02/18/2009 05:12 am ET Updated May 25, 2011

Five Things Mr. Obama Must Say About Detroit -- and Fast

In all the excitement over the inauguration, it's important to keep in mind how serious are the trials and tribulations affecting the Detroit Three's hundreds of thousands of employees, including those of their supplier companies and dealerships.

The past few days brought the worst possible news: For nine years starting in 1999, the US car and truck sales market was almost 17 million vehicles a year. Now, General Motors has cut its 2009 U.S. industrywide sales estimates to 10.5 million vehicles amid "continued uncertainty over the timing of an industry rebound."

This downgraded change of 2009 sales estimates (carmakers had been estimating sales of 11 million or a bit more) means GM will have to restructure the company to break even at a lower level of sales, something nearly impossible given their current costs. If GM is right, this means Chrysler will almost certainly cease to exist by year's end, and Ford's position is made even more untenable.
2009-01-19-MichaelGrimaldiCEOofGMDaewoolacettiintrocruze.jpg (GM's South Korean division, Daewoo, engineered and is selling a model called Lacetti in that country, and the Chevrolet Cruze is due to be a high-mileage variant of the car for the US market; money woos have GM saying there are no real guarantees on any new products).

At this point, as far as congress is concerned, it seems the best car company is the one busy firing the most workers.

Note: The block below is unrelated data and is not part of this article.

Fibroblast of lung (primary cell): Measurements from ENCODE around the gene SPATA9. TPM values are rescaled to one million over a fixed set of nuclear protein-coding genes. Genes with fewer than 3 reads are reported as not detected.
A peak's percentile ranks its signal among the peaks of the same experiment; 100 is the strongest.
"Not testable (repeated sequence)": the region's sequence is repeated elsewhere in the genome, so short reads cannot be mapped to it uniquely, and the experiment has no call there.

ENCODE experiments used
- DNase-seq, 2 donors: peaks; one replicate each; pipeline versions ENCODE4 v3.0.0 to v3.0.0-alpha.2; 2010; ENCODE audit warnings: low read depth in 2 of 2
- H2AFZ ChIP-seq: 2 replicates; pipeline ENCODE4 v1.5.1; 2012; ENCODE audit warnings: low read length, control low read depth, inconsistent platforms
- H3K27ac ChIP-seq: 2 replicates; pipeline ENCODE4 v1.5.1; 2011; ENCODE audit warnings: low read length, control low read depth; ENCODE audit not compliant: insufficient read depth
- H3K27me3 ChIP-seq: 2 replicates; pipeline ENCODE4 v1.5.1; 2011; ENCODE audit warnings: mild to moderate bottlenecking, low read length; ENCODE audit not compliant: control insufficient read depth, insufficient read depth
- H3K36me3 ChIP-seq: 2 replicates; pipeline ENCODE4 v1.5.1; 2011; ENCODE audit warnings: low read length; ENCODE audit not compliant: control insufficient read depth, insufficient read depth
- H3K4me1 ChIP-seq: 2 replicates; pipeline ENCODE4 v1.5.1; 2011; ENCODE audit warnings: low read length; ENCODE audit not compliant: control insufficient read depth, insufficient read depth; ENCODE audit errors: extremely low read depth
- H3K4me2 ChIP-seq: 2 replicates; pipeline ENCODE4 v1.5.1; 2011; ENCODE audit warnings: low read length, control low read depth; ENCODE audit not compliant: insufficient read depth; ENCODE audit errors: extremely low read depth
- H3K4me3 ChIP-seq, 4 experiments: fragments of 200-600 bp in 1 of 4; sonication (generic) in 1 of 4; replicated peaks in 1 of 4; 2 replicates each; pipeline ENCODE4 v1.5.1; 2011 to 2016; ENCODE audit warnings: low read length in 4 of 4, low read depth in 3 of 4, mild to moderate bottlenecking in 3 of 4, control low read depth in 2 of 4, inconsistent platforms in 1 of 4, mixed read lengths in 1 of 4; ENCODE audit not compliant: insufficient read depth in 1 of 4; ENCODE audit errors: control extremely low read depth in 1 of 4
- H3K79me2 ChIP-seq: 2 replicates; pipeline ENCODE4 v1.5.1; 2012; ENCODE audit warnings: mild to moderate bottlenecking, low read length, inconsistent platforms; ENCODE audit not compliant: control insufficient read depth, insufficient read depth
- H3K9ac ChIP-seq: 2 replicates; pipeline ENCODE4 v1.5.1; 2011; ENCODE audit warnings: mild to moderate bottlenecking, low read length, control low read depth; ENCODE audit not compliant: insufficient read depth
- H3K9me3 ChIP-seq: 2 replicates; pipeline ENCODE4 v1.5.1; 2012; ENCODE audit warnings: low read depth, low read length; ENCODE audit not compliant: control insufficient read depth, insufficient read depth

While General Motors and Chrysler both remain on life support (and Ford has also been talking with the government about a credit line or loan), the car and truck business around the world is not doing much better than Detroit.

Honda is extending factory-closings in Europe, Toyota and Nissan are both showing red ink, huge suppliers like Johnson Controls are showing their first losses in decades and a big German supplier company, Mitec, has done what's always been rare: gotten into a public fight with Ford over contracts cancelled by the Dearborn-based carmaker. GM announced today that their Saab division will be farmed-out as a separate company (don't look for it to last too long), Sweden says there's no government help coming for their two home carmakers, Volvo or Saab, and Chrysler Financial just got a $1.5 billion federal loan so it can finance any customers who might want to buy one of their cars; let me know if anyone hears of that actually happening.